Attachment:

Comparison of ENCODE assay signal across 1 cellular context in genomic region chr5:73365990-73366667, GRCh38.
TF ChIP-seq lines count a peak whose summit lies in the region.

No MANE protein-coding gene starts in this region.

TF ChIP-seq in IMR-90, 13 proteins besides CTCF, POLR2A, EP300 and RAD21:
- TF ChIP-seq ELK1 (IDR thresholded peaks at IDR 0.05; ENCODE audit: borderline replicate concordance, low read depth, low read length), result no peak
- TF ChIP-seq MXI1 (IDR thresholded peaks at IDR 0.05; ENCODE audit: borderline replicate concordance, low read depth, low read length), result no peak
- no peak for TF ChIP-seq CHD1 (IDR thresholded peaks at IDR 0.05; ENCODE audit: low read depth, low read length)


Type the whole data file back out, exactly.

Comparison of ENCODE assay signal across 1 cellular context in genomic region chr5:73365990-73366667, GRCh38.
TF ChIP-seq lines count a peak whose summit lies in the region.

No MANE protein-coding gene starts in this region.

TF ChIP-seq in IMR-90, 13 proteins besides CTCF, POLR2A, EP300 and RAD21:
- TF ChIP-seq ELK1 (IDR thresholded peaks at IDR 0.05; ENCODE audit: borderline replicate concordance, low read depth, low read length), result no peak
- TF ChIP-seq MXI1 (IDR thresholded peaks at IDR 0.05; ENCODE audit: borderline replicate concordance, low read depth, low read length), result no peak
- no peak for TF ChIP-seq CHD1 (IDR thresholded peaks at IDR 0.05; ENCODE audit: low read depth, low read length)